IT IS an unfortunate fact of life for performers playing the lead role in Blood Brothers in the Portsmouth area that they have to compete with the memory of Stephanie Lawrence.
But even if Niki Evans cannot match that West End star from Hayling Island, who died so tragically young in 2000, the former midlands housewife certainly makes the role of Mrs Johnstone her own at the Kings.
Ms Evans is stiff in movement but uses the considerable vocal power that took her to the semi-final of The X Factor to convey the character’s pain – achieving her best results when standing stock-still to give the fullest impact to words and music.
And unlike some previous performers (though obviously not our Stephanie), she has the degree of sexiness to make it credible that the character is irresistible to men – the quality that ultimately leads to tragedy.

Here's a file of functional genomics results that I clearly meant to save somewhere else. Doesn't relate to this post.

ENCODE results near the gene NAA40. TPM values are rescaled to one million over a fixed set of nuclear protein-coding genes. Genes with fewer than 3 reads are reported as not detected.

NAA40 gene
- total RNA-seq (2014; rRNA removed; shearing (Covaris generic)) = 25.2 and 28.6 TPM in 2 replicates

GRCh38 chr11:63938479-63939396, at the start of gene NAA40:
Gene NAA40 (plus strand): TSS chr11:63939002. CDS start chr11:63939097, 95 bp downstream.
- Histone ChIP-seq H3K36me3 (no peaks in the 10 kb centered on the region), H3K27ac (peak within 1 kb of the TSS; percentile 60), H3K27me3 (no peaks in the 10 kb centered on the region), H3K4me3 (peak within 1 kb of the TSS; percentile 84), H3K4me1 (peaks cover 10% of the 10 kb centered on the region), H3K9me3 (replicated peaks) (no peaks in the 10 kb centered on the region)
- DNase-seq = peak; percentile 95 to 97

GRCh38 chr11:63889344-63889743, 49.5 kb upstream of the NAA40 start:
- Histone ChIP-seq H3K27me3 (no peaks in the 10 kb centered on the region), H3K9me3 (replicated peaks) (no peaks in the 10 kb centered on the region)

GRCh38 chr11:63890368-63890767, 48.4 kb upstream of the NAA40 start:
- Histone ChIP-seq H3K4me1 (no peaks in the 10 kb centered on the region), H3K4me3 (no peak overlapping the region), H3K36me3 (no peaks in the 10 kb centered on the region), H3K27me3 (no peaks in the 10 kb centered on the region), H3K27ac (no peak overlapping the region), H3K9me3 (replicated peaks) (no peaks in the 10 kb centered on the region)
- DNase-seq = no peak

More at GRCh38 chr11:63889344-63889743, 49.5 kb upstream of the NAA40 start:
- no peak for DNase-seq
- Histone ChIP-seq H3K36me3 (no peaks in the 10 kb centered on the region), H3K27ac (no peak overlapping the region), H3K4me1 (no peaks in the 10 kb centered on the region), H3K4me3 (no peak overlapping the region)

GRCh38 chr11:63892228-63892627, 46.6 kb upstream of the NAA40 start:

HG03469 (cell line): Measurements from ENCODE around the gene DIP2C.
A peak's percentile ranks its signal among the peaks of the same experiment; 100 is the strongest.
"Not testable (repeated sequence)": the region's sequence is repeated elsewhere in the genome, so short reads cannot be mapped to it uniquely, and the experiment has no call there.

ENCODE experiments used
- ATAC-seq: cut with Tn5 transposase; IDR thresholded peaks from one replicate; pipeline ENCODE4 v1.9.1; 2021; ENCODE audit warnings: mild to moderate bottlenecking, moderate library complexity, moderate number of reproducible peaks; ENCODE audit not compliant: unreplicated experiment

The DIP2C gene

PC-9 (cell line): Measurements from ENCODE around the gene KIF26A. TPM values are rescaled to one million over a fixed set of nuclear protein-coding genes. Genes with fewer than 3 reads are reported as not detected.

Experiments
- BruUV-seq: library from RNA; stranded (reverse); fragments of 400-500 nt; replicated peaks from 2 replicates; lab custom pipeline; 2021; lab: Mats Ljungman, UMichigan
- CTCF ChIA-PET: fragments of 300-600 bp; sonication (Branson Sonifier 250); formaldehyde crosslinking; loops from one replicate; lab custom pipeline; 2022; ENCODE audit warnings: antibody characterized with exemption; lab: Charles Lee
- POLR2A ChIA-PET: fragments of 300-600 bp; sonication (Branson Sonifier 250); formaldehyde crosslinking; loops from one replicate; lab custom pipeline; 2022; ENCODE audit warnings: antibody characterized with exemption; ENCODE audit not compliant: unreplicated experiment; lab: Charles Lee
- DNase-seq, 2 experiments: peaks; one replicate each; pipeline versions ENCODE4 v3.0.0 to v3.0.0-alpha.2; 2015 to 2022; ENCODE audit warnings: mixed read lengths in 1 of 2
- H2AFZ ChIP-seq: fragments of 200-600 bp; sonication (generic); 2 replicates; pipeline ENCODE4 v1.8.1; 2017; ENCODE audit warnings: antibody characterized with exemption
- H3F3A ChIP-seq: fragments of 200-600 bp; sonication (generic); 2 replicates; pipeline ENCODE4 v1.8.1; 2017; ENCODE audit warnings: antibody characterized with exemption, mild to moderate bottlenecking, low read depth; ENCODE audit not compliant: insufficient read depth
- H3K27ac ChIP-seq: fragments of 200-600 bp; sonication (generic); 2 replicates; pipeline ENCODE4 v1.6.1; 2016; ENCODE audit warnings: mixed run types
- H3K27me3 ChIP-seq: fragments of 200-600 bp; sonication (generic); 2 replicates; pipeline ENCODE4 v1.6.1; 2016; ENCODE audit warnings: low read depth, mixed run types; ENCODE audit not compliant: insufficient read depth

That tragedy is foreshadowed at the start of Willy Russell’s musical about twin boys separated at birth, brought up on opposite sides of Merseyside’s social tracks but fated to be repeatedly reunited.
The thread of fatalism, embodied in the person of the Narrator (words not always clear on the first night), is central to the show from the orchestra’s first dark, pulsing notes to an ending that remains truly shocking.
But Blood Brothers depends also on broad comedy as the children grow up, and that is played with entertaining relish by young adult actors in Bill Kenwright’s long-running and long-to-be-remembered production.